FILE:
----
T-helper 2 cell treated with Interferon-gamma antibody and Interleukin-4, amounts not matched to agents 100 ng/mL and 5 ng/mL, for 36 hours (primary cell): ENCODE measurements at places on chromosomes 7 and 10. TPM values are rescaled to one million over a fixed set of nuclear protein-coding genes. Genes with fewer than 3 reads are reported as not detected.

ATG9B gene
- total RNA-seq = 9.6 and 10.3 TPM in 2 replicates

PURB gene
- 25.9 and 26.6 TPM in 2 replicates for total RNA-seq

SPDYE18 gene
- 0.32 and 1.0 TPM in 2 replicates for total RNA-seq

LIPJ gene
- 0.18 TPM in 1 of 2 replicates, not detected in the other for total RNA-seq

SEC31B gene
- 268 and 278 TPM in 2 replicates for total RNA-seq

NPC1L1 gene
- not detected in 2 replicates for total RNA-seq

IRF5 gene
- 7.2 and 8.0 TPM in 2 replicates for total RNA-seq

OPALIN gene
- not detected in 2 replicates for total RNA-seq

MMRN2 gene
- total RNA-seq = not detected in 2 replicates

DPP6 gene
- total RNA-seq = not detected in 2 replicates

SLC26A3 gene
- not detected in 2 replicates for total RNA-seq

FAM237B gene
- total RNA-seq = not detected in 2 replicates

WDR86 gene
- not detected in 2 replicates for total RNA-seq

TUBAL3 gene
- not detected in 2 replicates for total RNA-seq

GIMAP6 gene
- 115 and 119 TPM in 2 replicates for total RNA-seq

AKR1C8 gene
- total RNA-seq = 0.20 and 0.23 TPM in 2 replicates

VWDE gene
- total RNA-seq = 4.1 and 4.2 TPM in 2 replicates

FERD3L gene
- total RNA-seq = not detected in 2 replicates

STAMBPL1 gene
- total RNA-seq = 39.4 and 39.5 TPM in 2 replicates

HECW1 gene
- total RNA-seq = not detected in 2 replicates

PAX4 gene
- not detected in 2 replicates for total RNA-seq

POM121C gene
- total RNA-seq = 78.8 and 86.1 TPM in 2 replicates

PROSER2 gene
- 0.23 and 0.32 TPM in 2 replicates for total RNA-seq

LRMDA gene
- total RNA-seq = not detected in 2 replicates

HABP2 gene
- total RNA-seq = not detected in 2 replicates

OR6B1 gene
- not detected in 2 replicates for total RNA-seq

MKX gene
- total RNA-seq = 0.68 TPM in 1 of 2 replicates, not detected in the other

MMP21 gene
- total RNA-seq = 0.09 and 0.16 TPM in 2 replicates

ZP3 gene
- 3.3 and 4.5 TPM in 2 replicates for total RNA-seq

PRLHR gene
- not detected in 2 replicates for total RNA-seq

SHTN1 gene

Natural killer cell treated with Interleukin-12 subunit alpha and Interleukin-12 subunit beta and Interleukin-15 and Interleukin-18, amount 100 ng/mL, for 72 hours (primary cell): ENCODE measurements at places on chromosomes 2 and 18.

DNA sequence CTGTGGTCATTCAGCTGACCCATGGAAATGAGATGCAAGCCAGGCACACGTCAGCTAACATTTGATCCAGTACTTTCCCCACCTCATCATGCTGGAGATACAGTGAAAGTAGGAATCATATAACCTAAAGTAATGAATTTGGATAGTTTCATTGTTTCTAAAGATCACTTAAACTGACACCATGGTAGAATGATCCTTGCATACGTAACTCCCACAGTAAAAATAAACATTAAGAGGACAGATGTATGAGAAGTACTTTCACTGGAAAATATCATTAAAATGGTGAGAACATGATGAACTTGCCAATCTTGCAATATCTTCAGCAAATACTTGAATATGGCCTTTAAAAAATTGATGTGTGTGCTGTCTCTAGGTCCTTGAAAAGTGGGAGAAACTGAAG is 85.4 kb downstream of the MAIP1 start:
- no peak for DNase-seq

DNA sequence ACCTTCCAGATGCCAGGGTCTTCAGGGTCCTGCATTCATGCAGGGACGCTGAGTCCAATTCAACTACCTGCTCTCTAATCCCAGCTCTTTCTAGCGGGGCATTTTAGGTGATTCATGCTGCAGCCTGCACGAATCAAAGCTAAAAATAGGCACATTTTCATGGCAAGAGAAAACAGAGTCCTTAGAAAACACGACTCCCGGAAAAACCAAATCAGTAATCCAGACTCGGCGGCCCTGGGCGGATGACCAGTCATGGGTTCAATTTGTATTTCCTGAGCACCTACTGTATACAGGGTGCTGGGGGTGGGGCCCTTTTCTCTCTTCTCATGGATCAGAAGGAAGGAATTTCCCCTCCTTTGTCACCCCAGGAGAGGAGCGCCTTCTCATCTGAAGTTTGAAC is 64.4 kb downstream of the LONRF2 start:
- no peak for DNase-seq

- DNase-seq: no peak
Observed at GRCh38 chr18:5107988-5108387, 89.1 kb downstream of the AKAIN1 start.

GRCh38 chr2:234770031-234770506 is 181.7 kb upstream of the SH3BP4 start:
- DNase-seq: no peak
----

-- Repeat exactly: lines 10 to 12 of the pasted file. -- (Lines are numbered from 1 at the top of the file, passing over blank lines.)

SEC31B gene
- 268 and 278 TPM in 2 replicates for total RNA-seq

NPC1L1 gene